Ask Paul: I want to give my kids $150k each, what could go wrong?
I own my house, which is worth $850,000, with no mortgage.
I would like to buy an apartment around $450,000 and give each of my two children $150,000 for a deposit on a house.
My son would like to use that deposit to purchase my house. How do I go about it? - Linda
Here we are in dangerous waters, Linda. I absolutely support your intent. With the long lives we are living these days, leaving 60- or 70-year-old children an inheritance is not really of much value to them.
But I have a very strong view about helping the kids. First, we must make sure we are financially secure. At our age, we cannot rebuild wealth, while our children still have many decades in front of them to work and create savings.
If your house is your primary asset, its sale and subsequent purchase of an apartment leaves you with a home, which is critical.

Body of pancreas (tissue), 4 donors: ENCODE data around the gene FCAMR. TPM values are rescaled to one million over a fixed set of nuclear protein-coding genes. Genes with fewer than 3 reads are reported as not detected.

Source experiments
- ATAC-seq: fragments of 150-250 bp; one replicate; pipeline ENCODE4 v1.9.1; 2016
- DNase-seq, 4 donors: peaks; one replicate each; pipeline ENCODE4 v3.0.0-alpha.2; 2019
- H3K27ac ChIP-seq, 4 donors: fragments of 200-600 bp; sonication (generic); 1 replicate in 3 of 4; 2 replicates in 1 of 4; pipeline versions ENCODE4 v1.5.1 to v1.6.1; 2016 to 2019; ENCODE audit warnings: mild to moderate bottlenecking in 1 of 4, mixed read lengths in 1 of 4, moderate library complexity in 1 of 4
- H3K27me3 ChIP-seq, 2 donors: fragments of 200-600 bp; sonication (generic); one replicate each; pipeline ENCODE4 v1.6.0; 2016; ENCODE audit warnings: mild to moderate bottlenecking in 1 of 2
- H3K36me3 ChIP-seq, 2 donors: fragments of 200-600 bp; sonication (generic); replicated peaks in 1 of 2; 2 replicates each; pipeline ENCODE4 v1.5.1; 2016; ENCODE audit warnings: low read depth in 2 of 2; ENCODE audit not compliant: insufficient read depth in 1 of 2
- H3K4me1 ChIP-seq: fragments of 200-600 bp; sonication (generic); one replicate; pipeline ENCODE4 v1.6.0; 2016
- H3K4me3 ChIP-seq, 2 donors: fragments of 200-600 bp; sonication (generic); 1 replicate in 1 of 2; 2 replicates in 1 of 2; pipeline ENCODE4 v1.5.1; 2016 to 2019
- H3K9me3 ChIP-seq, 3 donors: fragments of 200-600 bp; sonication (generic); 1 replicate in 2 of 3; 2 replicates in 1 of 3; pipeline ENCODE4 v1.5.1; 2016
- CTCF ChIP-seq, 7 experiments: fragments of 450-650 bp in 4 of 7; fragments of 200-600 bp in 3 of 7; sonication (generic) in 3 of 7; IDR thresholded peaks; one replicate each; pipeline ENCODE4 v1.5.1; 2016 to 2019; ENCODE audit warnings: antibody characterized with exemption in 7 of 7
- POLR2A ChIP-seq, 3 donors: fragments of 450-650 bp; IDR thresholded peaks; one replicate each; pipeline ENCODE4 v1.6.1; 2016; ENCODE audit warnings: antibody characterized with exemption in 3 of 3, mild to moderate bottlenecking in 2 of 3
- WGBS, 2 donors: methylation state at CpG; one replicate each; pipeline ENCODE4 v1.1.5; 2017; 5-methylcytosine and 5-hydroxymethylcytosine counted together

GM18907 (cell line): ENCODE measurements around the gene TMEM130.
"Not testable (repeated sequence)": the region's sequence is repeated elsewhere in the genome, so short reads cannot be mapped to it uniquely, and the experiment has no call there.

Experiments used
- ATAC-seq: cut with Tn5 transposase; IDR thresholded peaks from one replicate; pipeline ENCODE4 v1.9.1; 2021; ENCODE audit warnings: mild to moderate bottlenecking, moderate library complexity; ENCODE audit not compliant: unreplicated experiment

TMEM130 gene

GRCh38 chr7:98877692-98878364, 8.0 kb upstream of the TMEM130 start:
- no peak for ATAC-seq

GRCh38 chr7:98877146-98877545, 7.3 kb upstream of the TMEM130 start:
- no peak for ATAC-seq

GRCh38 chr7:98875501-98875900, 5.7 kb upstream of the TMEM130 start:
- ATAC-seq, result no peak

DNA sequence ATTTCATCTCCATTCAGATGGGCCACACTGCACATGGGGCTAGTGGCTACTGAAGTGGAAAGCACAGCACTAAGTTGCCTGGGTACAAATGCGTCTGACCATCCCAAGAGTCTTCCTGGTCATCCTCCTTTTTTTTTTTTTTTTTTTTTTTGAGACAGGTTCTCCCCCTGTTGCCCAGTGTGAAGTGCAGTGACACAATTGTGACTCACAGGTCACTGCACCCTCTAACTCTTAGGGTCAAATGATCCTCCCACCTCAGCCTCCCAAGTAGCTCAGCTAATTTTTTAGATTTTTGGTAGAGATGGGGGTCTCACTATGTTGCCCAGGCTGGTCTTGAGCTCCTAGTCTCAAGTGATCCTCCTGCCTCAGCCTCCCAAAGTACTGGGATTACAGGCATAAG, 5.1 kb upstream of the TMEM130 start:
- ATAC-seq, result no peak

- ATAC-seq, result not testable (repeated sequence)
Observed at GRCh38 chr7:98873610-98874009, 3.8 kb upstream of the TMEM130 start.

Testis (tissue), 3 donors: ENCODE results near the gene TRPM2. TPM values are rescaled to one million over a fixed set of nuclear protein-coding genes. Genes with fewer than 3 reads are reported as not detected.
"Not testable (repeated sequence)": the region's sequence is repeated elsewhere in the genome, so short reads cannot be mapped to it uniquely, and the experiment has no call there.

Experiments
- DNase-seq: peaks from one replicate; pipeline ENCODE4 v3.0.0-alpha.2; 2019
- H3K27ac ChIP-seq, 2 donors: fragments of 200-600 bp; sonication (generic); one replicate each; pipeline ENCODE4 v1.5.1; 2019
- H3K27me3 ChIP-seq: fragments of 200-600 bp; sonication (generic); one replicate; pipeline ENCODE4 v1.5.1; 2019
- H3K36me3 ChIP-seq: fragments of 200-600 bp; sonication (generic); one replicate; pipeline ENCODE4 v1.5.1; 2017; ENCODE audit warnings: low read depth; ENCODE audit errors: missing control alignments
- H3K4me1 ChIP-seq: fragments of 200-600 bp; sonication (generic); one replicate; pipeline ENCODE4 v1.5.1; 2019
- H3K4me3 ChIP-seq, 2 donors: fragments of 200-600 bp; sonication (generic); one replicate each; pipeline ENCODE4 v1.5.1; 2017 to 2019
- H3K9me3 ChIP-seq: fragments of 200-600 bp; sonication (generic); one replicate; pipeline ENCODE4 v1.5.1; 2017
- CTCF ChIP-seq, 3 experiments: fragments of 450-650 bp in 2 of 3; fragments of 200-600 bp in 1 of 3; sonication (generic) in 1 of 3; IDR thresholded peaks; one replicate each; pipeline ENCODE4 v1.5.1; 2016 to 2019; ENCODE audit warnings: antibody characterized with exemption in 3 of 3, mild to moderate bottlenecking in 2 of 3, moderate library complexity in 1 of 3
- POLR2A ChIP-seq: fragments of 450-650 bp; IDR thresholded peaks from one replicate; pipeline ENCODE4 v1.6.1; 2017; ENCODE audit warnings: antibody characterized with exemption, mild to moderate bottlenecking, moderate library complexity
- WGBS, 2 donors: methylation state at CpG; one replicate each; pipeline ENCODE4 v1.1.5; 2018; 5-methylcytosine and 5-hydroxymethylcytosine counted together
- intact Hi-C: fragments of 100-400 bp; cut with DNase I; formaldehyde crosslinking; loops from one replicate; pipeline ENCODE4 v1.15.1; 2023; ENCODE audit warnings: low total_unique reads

But then we must look at the security of your income. You may still be working, or if you are getting close to retirement, how is your super? Will you go onto an aged pension in time to come?
Your plan, which is really generous towards your kids, sounds like a nice idea. But I am deeply troubled that you are not putting yourself first. Sadly, I see well-meaning parents end up in poverty over kids' loans gone wrong.
Sure, your son could borrow around $700,000, allowing him to pay you out and retain the $150,000 you want to give him. Then you could give your daughter $150,000 and buy an apartment.
I fret about much family disharmony here. How does your daughter feel about this? Is the value a genuine market value for your home? What if the kids have a relationship breakdown? Does your generosity then go to others?
Your seemingly simple question is actually incredibly complex. I strongly suggest you go to a trusted adviser, an accountant or a solicitor and discuss all the pitfalls before you proceed.
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